THE REBEL WHEEL is a modern progressive-rock band, coming from Ottawa Ontario. Influences lead its music style towards the deep, general or great promises of art rock and heavy prog music, whether that stands for enjoying the range of GENTLE GIANT, RUSH and, more mildly, GENESIS, or manages to go even further and to appreciate very much the innovating accent left by Frank ZAPPA, the passion of fusion and virtuosity (EARTHWORKS, THE ELECTRIC BAND) or, actually, feeling a deep homage for the great artist John MCLAUGHLIN. As influences are always a head start, the band itself will prove many original, independent, rigorous or interesting sounds, in what is music of hard rock, experimental small tacts, fruitful composition and resisting characters. An act of prog joy, moreover, since the music is meant to impress and to impose in front of its tendency (which is between artistic and alternative) and its slow-motion (which can create some vague values).
The history of the band is a bit more complicated and evolved a lot, going through three main phases. The main figure is guitarist David Campbell, playing rock and fusion starting 1991, when asked to collaborate with a band from Toronto called "Larry Stanley and the Family Jewels" (later "The Jewels"). The band is pretty interesting if you care for some multi-instrumental improvisations and arrangements, as well as a sense of variety in songs and streams. Popular as to appear in various shows and side projects, the group also played enough to confidently create a bigger style.
Coming with the idea of a new band, named "The Rebel Wheel Broadcasts", the "Jewels" original ensemble went on playing with even more pleasure, dedication and fray during the next years, until the jams and the long-distance gigs became a problem and paced much of the activity. D. Campbell decided then on another new rock and art orientation and started working immediately after with bassist Pelle Vadim, who is the second core member of THE REBEL WHEEL. Saxophonist and midi-player Christopher Plock, already having collaborated with D. Campbell, drummer Cab Lind and Nils Bell, on keyboards, made the line-up of that moment full. They recorded, in 2003, the debut album, but went in hiatus, once their support for gigs and occasional recordings became fragile, yet again.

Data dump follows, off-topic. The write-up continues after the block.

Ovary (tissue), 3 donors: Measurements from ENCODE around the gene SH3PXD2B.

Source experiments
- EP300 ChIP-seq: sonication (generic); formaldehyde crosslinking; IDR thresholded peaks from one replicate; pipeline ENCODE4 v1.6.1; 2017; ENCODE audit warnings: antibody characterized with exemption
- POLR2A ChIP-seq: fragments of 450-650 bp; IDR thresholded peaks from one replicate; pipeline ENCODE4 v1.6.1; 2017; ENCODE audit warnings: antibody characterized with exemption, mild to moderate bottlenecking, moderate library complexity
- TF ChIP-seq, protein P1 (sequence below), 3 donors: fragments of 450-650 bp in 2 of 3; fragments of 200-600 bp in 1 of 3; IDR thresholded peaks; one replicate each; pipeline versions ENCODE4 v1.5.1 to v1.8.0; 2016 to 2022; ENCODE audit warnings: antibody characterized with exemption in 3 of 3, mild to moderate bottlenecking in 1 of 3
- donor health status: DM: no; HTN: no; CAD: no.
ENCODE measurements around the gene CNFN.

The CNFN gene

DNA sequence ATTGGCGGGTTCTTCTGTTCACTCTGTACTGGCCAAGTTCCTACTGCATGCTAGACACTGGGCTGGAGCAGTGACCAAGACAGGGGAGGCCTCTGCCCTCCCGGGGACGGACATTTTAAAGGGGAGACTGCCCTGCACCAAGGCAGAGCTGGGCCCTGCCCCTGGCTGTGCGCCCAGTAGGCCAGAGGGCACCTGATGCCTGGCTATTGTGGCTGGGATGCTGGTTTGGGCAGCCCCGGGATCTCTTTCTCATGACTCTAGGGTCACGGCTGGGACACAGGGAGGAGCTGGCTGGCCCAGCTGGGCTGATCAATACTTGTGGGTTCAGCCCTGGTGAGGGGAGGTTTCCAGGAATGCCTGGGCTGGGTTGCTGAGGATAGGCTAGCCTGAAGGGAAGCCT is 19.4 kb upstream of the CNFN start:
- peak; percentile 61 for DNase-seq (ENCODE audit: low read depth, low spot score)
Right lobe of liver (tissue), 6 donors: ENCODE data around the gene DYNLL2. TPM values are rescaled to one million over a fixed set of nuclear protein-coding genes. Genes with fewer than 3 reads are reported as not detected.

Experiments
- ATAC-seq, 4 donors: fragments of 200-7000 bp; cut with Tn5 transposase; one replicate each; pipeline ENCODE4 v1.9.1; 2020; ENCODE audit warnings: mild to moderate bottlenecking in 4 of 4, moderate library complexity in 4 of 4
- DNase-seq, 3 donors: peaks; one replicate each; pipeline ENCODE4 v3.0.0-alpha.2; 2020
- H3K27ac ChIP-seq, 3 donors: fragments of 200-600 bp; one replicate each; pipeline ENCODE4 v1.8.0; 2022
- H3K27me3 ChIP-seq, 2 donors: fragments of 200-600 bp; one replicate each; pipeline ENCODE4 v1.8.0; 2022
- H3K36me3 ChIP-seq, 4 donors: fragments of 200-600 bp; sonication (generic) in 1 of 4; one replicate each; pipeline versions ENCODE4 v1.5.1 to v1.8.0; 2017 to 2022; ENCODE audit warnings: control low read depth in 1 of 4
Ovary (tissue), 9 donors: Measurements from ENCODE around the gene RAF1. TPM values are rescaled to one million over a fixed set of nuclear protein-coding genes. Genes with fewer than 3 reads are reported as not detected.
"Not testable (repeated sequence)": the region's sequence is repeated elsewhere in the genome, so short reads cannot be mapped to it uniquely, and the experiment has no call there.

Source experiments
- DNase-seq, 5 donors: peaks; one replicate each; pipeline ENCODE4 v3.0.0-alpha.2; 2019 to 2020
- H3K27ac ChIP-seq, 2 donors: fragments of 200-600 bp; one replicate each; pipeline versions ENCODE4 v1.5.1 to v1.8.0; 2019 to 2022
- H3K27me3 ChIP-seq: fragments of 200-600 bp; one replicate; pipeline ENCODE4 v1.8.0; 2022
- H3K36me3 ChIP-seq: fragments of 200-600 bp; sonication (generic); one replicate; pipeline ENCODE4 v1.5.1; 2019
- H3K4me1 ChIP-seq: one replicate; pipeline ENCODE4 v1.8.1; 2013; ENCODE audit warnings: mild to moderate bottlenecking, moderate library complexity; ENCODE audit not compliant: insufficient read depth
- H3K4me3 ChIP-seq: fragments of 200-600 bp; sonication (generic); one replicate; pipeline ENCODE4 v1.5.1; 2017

Finally, D. Campbell formed a third ensemble under the authentic name of REBEL WHEEL, after having starting a smaller and later unhopeful prog band with Chuck Ho and bassist Gary Luazon. The latter followed Campbell into the new band's lineup, along three more musicians: multi-instrumentalist Paul Joannis, drummer Alain Bergeron and Angie Maclvor as saxophonist and vocalist.
About music and style (one more than relatively different, from their melodic debut to their deeply rehearsed and provocative second album, Diagramma), the band itself looks upon its frenetic mix as something of rock aggression and full arrangements. A core (versatile) style of bass, drums, guitar, keys and vocals does a complex orientation towards guitar rock, oriented fusion, ethnic experiments or powerful alternative art-flares. The rest of the impression lies within powerful mood, dedicated interpretation and a bit of old-fashioned progressive luxury, worrying any modern sparks that appear to be too typical.
(some notes compiled or adapted from biography sources)
:::Victor "Philip" Parau (Ricochet):::
Why this artist must be listed in www.progarchives.com :
Art Modern Rock, part of artistic, dark or experimental progressive tendencies
The Rebel Wheel, studio (2003)
Diagramma, studio (2007)
We Are in the Time of Evil Clocks, studio (2010)
Whore's Breakfast, studio (2013)
Filth Therapy, studio (2014)
3rd Wheel, studio (2015)
Bag of Snakes, studio (2017)
Simple Machines, studio (2020)
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